The neuropsychology of the playground

Psychiatrist Dan Siegel explains how understanding the complexities of your own brain chemistry can make you a better parent.


Harvard-trained psychiatrist Dan Siegel and his colleagues are inventing a new field of scientific inquiry, one that can teach us how to be better parents. The field, known as interpersonal neuropsychology, is based on the idea that interpersonal relationships and communication have a direct impact upon brain development, brain functioning and human behavior. Siegel and his colleagues say that understanding how the brain works can help people improve their relationships, child rearing and emotional life.

Siegel’s new book, “Parenting From the Inside Out” (co-authored with Mary Hartzell), provides information about the latest research in brain development, but also gives clear, concrete examples of how parents can apply these findings to their own lives.

Salon caught up with Siegel at his Santa Monica, Calif., home, down the street from his office near UCLA, where he is an associate clinical professor at the Center for Culture, Brain, and Development.

Why do you call your book “Parenting From the Inside Out”?

It was a phrase that emerged from an interpersonal neurobiology approach, but it basically just means that if you start from the inside, your outward behavior will follow. As parents, understanding ourselves and how the brain works can help us to repair communication and reestablish our relationship with our children.

In your book you tell how you became furious at your son in a toy store, and threatened to ban him from using video games for the next year. All your years of academic training and research were on the line. It was a moment of truth. What did you do next?

(Laughter) You know, I was flooded in this parental “low road.” I couldn’t control my body. My heart rate was going, my breathing was really fast, I was really agitated. I was totally inflexible. I couldn’t pull myself out of it, and the things he said just made it worse.

I knew I had to take a break. I did a lot of things physically — stretching, moving around, getting a drink, getting some fresh air — because I knew that the state of our body directly goes up into our brain and determines our feelings. I gave myself time until I became clear, when my prefrontal cortex, my center for rational thought, started joining together and integrating my whole system. I could feel my emotions become regulated, my body got calm, I was ready to be attuned.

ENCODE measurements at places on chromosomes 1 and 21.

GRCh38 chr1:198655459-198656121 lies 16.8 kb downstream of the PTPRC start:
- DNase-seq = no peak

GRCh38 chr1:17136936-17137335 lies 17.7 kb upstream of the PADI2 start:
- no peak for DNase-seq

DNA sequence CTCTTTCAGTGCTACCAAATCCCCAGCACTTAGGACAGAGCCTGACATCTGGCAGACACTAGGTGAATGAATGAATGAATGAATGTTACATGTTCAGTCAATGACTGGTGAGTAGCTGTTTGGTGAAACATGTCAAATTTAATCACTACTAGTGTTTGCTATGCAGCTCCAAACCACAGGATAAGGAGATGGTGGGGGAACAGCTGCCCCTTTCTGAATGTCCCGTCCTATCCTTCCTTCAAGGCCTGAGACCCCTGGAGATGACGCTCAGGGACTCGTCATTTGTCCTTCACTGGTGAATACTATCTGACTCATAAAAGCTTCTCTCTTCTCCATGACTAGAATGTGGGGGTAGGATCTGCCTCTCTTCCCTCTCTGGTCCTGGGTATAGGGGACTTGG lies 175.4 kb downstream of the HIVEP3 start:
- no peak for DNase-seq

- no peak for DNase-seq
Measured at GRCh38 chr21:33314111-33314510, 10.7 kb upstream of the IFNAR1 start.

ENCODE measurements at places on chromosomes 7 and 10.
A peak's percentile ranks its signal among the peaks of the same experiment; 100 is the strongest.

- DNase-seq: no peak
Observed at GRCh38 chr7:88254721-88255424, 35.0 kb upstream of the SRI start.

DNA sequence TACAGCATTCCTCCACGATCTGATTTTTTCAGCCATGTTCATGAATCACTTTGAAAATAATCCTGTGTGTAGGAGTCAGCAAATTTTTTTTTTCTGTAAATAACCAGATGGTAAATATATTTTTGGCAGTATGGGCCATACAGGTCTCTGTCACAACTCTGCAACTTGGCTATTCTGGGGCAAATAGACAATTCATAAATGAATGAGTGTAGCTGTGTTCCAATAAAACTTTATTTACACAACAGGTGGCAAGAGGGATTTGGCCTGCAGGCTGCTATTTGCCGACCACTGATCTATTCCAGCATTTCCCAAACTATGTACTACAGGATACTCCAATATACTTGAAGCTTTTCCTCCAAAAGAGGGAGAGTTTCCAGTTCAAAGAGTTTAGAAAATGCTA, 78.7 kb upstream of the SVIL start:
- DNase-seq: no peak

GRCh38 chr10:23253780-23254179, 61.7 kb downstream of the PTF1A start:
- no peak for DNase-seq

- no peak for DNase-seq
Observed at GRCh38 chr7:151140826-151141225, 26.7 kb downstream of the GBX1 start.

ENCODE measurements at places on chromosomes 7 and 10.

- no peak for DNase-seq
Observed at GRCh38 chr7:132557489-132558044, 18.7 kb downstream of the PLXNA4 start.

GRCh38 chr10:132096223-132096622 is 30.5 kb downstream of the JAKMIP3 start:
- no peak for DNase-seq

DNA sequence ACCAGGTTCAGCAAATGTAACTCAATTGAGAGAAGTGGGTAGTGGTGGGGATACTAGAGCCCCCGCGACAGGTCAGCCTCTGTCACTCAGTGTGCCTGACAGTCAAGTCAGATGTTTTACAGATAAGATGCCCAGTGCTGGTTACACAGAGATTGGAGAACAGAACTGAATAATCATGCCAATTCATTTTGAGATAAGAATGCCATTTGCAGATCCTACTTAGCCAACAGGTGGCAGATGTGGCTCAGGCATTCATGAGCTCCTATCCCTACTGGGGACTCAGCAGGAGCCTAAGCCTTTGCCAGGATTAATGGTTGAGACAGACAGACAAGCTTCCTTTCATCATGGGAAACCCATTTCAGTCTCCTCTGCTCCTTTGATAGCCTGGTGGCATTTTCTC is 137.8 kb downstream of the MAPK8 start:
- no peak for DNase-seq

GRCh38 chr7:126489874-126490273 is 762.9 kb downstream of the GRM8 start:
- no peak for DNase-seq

The consequences I’d given my son were ridiculous. And I started to become very tearful when I realized that I’d profoundly missed an opportunity to share in his enthusiasm about playing a new video ballgame. I apologized to him, and told him I had been a jerk. You could see his breathing got a little bit calmer.

Later on he did this imitation of me, as the crazy person I had been at the toy store, and it was perfect: We all cracked up.

In your book, you suggest that something as physically insubstantial as a mother’s smile or a father’s tone of voice, i.e., interpersonal communication, can affect the physical development of a child’s brain, and have a lifelong impact on his or her ability to relate. I find that mind-blowing.

It is mind-blowing, literally. It’s “contingent communication,” and what’s important about contingent communication is that it isn’t just the sharing of positive, joyful emotions. Even more important than that is the contingency of those responses. Smiles can change the brain, but the smiles have to be also a part of this attuned connection.

So, in layperson’s terms, contingent communications means that when a child does something, the parent responds appropriately. When the child signals hunger, feed them. Don’t put them in bed.

Exactly. Contingent response means a response that’s tuned in.

And you say this communication has a physical impact on the brain and its development?

Yes, along with the neuropsychologist and author Alan Schore and others, I believe that attuned communication actually enables the front part of the brain — especially the prefrontal cortex — to become integrated with the deeper emotional and bodily centers in the brain itself. That’s the overall hypothesis. It’s not about exposing a kid to Mozart, or other kinds of early stimulation. It’s about this contingent, attuned communication that promotes integration.